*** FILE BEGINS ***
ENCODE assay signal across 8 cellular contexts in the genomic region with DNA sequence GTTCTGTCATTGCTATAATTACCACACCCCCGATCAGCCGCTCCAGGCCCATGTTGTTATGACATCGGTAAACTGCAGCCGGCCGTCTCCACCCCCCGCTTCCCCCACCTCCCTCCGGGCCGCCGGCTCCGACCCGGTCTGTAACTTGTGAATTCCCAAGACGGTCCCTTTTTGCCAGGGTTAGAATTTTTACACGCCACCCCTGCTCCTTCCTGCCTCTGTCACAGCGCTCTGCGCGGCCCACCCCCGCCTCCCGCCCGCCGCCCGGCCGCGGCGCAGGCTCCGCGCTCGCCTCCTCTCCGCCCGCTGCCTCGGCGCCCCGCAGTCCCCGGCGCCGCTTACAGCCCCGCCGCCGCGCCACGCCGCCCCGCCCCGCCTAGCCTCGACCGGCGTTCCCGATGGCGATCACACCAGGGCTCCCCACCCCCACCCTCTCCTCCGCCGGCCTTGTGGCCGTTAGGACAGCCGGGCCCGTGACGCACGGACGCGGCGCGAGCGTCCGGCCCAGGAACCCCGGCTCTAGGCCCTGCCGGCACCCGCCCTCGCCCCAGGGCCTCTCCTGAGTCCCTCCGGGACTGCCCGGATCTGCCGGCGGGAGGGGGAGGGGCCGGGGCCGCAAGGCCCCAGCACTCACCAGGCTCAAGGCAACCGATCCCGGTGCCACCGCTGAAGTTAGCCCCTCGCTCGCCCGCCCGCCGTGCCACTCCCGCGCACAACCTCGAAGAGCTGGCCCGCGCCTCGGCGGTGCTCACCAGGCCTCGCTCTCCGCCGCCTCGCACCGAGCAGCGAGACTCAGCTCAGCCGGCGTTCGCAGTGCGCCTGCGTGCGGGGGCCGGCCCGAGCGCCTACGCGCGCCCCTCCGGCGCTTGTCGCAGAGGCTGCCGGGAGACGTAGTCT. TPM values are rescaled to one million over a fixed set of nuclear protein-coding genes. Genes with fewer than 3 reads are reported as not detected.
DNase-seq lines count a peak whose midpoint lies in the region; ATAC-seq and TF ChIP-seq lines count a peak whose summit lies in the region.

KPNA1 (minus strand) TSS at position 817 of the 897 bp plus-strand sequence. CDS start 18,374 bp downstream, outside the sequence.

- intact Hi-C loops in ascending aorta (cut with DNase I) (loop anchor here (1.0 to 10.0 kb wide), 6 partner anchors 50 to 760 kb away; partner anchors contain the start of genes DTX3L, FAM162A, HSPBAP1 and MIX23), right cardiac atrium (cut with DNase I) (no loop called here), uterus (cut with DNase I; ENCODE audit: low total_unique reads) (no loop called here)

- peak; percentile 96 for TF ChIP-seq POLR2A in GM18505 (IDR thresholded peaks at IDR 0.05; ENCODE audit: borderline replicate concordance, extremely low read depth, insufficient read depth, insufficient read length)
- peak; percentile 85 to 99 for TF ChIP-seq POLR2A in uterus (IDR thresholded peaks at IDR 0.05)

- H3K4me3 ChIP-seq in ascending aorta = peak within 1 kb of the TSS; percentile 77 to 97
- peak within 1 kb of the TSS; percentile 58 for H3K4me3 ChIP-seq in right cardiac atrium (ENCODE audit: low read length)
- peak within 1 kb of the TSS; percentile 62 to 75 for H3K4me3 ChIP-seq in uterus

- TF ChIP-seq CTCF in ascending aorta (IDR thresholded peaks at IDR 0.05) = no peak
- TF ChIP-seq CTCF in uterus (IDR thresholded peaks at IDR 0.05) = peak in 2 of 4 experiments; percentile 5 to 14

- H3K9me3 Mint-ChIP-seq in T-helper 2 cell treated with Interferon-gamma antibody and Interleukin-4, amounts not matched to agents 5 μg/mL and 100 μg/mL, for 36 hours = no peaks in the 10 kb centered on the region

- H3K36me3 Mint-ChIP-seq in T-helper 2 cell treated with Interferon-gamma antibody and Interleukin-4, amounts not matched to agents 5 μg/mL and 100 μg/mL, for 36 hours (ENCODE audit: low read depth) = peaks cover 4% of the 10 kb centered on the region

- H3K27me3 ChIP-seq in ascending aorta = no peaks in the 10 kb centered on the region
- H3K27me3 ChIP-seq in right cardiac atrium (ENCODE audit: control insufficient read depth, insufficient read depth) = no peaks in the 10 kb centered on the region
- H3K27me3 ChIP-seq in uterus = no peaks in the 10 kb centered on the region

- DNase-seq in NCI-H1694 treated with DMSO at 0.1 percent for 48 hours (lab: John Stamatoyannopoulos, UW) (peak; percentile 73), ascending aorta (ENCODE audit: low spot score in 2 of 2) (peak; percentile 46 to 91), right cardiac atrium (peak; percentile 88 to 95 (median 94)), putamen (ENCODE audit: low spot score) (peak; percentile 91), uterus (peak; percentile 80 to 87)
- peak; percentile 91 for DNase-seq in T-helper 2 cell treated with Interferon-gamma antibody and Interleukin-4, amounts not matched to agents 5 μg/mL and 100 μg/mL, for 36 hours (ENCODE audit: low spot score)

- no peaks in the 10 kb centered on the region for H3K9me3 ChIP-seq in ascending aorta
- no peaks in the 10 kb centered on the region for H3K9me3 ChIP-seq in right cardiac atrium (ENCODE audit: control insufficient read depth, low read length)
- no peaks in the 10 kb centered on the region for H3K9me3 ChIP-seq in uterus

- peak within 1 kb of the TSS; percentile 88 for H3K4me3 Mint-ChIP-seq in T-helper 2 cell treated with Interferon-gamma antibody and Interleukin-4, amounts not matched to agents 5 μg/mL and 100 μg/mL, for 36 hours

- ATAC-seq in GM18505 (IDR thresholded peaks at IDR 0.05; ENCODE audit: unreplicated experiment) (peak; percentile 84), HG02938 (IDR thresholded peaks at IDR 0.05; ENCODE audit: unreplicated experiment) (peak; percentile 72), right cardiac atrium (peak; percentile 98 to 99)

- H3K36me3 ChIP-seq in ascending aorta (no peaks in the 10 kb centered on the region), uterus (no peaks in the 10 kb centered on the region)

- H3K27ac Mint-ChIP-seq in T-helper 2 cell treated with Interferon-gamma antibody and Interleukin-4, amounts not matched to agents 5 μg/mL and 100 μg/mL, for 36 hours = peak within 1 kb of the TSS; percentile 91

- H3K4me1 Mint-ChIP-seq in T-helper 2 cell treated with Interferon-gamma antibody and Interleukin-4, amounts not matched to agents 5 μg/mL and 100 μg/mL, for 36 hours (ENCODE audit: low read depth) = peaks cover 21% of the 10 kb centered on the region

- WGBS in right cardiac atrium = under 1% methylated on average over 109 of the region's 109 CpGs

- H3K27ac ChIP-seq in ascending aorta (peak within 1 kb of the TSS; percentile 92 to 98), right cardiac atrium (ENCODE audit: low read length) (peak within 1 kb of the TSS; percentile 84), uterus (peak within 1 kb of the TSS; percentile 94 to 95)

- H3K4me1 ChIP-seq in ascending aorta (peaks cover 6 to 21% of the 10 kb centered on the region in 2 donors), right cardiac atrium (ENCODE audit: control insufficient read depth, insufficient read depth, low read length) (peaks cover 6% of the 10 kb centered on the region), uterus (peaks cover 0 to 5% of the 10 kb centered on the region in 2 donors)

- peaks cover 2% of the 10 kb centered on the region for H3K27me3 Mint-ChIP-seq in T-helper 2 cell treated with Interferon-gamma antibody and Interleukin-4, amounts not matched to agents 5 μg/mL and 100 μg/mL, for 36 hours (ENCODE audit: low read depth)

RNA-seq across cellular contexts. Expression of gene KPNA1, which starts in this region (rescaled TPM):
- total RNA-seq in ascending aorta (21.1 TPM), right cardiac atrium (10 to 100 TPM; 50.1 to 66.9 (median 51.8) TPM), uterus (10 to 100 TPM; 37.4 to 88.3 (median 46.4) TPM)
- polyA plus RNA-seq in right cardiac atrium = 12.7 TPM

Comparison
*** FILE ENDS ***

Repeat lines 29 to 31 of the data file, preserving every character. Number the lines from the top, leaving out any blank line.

- H3K4me1 ChIP-seq in ascending aorta (peaks cover 6 to 21% of the 10 kb centered on the region in 2 donors), right cardiac atrium (ENCODE audit: control insufficient read depth, insufficient read depth, low read length) (peaks cover 6% of the 10 kb centered on the region), uterus (peaks cover 0 to 5% of the 10 kb centered on the region in 2 donors)

- peaks cover 2% of the 10 kb centered on the region for H3K27me3 Mint-ChIP-seq in T-helper 2 cell treated with Interferon-gamma antibody and Interleukin-4, amounts not matched to agents 5 μg/mL and 100 μg/mL, for 36 hours (ENCODE audit: low read depth)

RNA-seq across cellular contexts. Expression of gene KPNA1, which starts in this region (rescaled TPM):